By Alex Madden, Vice President, Kay Properties & Investments
Facts About 1031 Exchanges
If you are an investor and you sell a property whose value has increased, you will have to pay certain types of taxes. For instance, you will have to pay federal and state capital gain taxes. If the original seller of the property had claimed depreciation expenses, you will be required to pay depreciation recapture taxes. You can defer these taxes if you do a 1031 exchange. Below are more details on 1031 exchanges.
How to Do a 1031 Exchange?
A 1031 exchange got its name from the code section 1031 of the IRS. It involves swapping properties held for investment or business purposes. The properties being swapped should be of the same class, nature, or character.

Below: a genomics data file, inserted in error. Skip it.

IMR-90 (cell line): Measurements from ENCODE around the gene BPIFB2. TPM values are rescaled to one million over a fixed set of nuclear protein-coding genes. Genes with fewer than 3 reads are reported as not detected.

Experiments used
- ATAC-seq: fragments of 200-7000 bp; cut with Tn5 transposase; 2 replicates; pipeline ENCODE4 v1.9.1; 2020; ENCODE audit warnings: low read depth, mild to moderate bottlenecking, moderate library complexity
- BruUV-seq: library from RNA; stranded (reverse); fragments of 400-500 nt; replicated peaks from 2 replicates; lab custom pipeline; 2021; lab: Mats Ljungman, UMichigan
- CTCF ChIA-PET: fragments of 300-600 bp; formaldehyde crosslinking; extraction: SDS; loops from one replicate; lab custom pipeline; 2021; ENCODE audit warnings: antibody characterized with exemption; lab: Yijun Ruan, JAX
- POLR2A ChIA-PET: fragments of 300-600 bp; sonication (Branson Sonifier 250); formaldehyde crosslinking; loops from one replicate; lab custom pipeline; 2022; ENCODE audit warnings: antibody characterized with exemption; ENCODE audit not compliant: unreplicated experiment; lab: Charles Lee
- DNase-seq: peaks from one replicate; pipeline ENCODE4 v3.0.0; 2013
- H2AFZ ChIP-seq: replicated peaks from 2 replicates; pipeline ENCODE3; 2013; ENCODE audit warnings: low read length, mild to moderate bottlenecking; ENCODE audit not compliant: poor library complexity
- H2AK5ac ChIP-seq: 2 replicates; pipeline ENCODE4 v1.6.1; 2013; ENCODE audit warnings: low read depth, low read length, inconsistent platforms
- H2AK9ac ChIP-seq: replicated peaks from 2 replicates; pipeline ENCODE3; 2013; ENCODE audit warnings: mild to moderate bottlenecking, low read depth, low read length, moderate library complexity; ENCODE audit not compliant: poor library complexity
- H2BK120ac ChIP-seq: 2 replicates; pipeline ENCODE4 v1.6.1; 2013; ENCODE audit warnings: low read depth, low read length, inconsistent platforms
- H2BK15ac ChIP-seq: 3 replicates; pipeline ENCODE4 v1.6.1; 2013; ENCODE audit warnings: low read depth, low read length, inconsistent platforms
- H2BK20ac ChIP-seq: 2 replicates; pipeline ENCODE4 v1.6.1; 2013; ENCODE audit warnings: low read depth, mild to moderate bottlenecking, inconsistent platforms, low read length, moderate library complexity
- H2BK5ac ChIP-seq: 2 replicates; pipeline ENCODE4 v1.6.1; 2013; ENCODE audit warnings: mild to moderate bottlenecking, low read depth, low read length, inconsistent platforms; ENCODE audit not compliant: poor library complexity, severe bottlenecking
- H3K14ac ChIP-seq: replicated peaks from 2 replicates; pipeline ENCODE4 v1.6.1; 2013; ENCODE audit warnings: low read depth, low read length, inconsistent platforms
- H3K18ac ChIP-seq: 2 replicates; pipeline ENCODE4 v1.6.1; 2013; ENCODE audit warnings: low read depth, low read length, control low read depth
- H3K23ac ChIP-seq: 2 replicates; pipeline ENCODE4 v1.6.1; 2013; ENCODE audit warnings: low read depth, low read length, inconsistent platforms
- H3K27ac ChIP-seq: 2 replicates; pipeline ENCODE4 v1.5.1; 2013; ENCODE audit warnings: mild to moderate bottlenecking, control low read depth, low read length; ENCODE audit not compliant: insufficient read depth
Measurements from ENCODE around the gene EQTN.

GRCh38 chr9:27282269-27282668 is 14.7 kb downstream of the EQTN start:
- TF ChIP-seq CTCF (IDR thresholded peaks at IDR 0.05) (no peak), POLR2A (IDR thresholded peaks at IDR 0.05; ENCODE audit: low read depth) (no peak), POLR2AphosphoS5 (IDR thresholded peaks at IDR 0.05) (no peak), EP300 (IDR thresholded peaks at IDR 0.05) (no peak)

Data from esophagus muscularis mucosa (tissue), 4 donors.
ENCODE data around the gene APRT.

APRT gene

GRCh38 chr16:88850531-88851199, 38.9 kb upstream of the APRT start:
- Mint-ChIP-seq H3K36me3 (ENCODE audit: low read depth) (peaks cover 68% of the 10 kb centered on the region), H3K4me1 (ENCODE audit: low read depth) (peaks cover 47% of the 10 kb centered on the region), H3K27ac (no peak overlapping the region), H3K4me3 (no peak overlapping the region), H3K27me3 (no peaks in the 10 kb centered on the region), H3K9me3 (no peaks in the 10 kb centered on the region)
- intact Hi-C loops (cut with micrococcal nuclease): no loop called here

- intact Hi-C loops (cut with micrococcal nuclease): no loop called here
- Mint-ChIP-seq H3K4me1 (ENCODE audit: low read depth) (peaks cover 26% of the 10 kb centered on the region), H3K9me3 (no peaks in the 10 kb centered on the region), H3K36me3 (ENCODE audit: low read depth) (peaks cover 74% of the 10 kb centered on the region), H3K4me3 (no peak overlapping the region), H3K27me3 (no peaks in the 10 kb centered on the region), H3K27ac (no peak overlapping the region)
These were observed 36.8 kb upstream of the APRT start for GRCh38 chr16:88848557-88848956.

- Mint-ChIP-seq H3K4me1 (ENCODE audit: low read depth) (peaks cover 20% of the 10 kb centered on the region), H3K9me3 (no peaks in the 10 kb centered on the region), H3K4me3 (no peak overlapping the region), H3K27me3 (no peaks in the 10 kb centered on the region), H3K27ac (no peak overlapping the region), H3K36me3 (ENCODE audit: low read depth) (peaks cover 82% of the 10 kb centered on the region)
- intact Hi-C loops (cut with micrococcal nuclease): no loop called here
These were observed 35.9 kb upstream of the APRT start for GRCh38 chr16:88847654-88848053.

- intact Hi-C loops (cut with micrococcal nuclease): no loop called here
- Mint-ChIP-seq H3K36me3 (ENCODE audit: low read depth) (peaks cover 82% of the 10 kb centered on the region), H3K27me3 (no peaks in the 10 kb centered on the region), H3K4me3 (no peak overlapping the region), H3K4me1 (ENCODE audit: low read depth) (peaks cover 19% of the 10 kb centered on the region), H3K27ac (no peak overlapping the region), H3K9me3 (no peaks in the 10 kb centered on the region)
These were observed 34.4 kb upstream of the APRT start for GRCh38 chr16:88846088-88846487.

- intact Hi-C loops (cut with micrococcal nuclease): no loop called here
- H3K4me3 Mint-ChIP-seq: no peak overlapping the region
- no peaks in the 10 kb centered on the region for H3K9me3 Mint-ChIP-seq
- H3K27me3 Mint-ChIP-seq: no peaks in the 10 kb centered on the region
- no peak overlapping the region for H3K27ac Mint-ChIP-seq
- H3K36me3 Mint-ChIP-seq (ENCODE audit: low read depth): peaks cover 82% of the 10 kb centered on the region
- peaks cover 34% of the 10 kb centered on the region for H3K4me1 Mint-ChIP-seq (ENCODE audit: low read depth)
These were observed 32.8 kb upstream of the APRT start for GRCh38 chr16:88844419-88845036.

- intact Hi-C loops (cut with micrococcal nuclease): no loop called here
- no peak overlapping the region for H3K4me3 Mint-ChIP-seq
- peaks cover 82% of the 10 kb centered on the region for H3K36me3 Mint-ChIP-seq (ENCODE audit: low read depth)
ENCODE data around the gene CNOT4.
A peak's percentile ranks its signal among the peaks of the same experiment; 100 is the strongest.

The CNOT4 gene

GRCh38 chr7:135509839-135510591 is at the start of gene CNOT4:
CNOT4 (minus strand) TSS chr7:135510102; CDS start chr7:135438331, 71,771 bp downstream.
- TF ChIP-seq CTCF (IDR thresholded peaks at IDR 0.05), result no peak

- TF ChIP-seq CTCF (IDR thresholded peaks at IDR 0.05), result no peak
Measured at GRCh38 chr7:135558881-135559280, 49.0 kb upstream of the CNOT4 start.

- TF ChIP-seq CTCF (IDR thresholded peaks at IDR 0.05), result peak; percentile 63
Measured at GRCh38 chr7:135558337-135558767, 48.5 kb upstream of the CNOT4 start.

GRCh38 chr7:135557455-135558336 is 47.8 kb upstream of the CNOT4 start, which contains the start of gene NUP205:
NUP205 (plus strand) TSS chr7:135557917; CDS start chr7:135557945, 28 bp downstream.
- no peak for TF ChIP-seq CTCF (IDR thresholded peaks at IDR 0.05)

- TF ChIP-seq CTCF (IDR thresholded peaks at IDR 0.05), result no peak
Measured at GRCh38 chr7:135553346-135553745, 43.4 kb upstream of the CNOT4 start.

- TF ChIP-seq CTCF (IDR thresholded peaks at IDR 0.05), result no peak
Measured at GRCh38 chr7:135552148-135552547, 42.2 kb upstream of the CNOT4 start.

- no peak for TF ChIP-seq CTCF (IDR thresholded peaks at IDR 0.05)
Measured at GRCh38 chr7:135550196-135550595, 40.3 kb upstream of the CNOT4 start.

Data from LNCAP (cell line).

When Not to Do a 1031 Exchange
Although doing a 1031 exchange may offer you many benefits, it is always not the best thing to do. For instance, you should not do it if:
- Your tax liability is a bit tolerable
- You are unable to find a suitable property that will replace your property
- You are not eligible for a 1031 exchange
When Should You Do a 1031 Exchange
You should do a 1031 exchange if you can afford and are willing to keep your capital illiquid. In simple words, you should do a 1031 exchange if you are not planning to transition your capital to another investment vehicle. For instance, you can do this exchange if you own a building and want to buy more buildings. However, before you do a 1031 exchange, you should first understand your investment goals.